Building web map applications with OpenLayers 3

This section will show you how to deploy a simple web mapping application using OpenLayers 3.

OpenLayers is a JavaScript library that allows for putting a dynamic map in any web page. It can display map tiles and markers loaded from any source.

The latest version of OpenLayers, OpenLayers 3, consists of a full rewrite of the code, greatly simplifying syntax and making map creation easier.

Complete working example

Here is a complete working example of a map on a web page.

<!doctype html>
<html lang="en">
  <head>
    <link rel="stylesheet" href="http://openlayers.org/en/latest/css/ol.css" type="text/css">
    <style>
      .map {
        height: 400px;
        width: 100%;
      }
    </style>
    <script src="http://openlayers.org/en/latest/build/ol.js" type="text/javascript"></script>
    <title>OpenLayers 3 example</title>
  </head>
  <body>
    <h2>My Map</h2>
    <div id="map" class="map"></div>
    <script type="text/javascript">
      var map = new ol.Map({
        target: 'map',
        layers: [
          new ol.layer.Tile({
            source: new ol.source.MapQuestOpenAerial()
          })
        ],
        view: new ol.View2D({
          center: ol.proj.transform([37.41, 8.82], 'EPSG:4326', 'EPSG:3857'),
          zoom: 4
        })
      });
    </script>
  </body>
</html>

View this map

To view this example, create a new file called map.html, copy the contents of the above into this file, and save it in the apps directory. This directory is usually found here:

Windows:

C:\Program Files (x86)\Apache Software Foundation\Tomcat 8.0\webapps

Linux:

/usr/share/tomcat8/webapps

Next, open that file in a browser. Assuming Boundless Suite web applications deployed at http://localhost:8080, this file should be viewable at http://localhost:8080/apps/map.html.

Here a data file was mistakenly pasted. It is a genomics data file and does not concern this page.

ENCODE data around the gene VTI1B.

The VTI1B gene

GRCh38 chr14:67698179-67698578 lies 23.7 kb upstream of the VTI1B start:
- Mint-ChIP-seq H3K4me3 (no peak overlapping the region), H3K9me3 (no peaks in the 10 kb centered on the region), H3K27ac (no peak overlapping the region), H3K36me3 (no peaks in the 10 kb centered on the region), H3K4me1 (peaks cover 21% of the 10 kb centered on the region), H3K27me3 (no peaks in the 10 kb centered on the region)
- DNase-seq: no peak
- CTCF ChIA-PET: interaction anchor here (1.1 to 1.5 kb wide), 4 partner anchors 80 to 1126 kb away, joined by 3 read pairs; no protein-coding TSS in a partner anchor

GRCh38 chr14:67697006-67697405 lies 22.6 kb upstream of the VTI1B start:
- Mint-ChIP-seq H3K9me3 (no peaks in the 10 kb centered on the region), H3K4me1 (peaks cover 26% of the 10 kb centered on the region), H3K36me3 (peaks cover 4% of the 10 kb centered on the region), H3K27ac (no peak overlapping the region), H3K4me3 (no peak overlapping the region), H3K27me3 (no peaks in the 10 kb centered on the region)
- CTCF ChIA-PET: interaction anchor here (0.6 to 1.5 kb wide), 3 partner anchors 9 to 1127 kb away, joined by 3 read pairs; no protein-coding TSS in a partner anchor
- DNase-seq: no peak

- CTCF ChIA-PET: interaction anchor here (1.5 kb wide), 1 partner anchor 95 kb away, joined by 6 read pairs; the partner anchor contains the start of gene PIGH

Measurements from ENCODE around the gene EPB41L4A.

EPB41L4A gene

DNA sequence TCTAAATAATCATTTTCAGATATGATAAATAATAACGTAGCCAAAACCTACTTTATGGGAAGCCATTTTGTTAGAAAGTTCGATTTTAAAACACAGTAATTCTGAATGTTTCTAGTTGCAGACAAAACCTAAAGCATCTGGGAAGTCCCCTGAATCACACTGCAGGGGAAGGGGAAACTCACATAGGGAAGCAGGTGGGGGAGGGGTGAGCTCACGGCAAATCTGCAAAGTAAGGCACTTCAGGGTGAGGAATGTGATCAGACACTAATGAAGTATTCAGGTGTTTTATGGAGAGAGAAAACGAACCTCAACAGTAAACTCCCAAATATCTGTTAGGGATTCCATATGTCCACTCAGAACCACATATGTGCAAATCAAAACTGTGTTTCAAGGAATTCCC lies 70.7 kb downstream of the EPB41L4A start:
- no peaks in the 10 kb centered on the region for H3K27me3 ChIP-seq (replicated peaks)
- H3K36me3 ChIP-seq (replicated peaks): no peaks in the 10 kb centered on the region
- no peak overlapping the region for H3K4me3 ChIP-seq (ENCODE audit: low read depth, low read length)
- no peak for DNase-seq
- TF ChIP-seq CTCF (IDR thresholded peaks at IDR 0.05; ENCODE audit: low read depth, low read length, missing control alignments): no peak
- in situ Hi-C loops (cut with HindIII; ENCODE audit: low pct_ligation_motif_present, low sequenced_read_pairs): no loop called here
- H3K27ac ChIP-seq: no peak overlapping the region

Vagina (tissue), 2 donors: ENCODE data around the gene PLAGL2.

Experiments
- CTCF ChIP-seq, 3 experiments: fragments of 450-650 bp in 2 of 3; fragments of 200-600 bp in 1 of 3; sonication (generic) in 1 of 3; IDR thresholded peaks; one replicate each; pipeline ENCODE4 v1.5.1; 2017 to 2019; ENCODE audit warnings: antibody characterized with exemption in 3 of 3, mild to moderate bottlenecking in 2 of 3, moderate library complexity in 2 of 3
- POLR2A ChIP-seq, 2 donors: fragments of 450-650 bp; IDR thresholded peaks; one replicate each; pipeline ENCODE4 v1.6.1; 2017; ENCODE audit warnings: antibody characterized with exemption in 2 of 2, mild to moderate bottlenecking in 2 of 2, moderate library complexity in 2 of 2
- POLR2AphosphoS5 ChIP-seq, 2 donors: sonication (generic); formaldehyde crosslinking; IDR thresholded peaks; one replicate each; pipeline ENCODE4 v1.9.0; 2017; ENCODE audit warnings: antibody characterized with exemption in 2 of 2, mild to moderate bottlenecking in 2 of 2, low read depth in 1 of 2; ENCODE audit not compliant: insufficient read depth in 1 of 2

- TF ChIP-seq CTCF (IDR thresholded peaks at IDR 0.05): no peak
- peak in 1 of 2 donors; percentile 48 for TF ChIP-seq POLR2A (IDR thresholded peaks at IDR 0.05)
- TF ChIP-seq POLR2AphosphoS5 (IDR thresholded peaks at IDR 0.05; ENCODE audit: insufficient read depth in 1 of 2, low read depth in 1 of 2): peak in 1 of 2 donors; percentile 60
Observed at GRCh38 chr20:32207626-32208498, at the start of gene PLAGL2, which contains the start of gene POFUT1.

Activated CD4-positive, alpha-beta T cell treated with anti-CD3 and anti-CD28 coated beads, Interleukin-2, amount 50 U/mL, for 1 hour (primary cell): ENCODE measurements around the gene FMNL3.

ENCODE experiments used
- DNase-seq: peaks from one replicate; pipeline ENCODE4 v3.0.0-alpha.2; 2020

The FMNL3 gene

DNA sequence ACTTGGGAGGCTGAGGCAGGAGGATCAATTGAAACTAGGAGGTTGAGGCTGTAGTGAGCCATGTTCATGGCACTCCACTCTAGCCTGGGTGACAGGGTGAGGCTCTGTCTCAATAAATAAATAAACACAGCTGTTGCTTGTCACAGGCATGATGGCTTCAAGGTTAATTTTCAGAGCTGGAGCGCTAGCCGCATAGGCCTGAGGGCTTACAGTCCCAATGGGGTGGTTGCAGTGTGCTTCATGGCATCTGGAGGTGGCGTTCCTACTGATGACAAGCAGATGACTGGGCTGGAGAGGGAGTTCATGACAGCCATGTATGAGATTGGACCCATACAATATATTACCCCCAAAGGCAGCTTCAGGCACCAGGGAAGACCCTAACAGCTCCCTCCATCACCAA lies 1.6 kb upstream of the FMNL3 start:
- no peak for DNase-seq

../../_images/ol3map.png

OpenLayers 3 map

Details

There are three components to including a map in a web page:

  1. Include the OpenLayers library
  2. <div> map container
  3. JavaScript to create a simple map

Include the OpenLayers library

<script src="http://openlayers.org/en/latest/build/ol.js" type="text/javascript"></script>

The first step is to include the JavaScript library. For the purpose of this tutorial, here we simply point to the library hosted at ol3js.org. In a production environment, we would build a custom version of the library including only the module needed for our application.

<div> map container

<div id="map" class="map"></div>

The map in the application is contained in a <div> HTML element. Through this <div> the map properties like width, height, and border can be controlled through CSS. This is the CSS element used to make the map 400 pixels high and as wide as the browser window:

<style>
  .map {
    height: 400px; width: 100%;
  }
</style>

JavaScript to create a simple map

var map = new ol.Map({
  target: 'map',
  layers: [
    new ol.layer.Tile({
      source: new ol.source.MapQuestOpenAerial()
    })
  ],
  view: new ol.View2D({
    center: ol.proj.transform([37.41, 8.82], 'EPSG:4326', 'EPSG:3857'),
    zoom: 4
  })
});

With this JavaScript code, a map object is created with a MapQuest Open Aerial layer zoomed on the African East coast. Let’s break this down:

The following line creates an OpenLayers Map object. Just by itself, this does nothing since there are no layers or interaction attached to it.

var map = new ol.Map({ ... });

To attach the map object to the <div>, the map object takes a target into arguments. The value is the id of the <div>:

target: 'map'

The layers: [ ... ] array is used to define the list of layers available in the map. The first and only layer right now is a tiled layer:

layers: [
  new ol.layer.Tile({
    source: new ol.source.MapQuestOpenAerial()
  })
]

Layers in OpenLayers 3 are defined with a type (Image, Tile or Vector) which contains a source. The source is the protocol used to get the map tiles. You can consult the list of available layer sources.

The next part of the Map object is the View. The view allows you to specify the center, resolution, and rotation of the map. Currently, only View2D is supported. The simplest way to define a view is to define a center point and a zoom level. Note that zoom level 0 means zoomed out.

view: new ol.View2D({
  center: ol.proj.transform([37.41, 8.82], 'EPSG:4326', 'EPSG:3857'),
  zoom: 4
})

You will notice that the center specified is in lat/lon coordinates (EPSG:4326). Since the only layer we use is in Spherical Mercator projection (EPSG:3857), we transform the coordinates to be able to zoom the map on the right coordinates.

Where to find OpenLayers 3

For more information on OpenLayers 3 including full source code and documentation, please go to openlayers.org.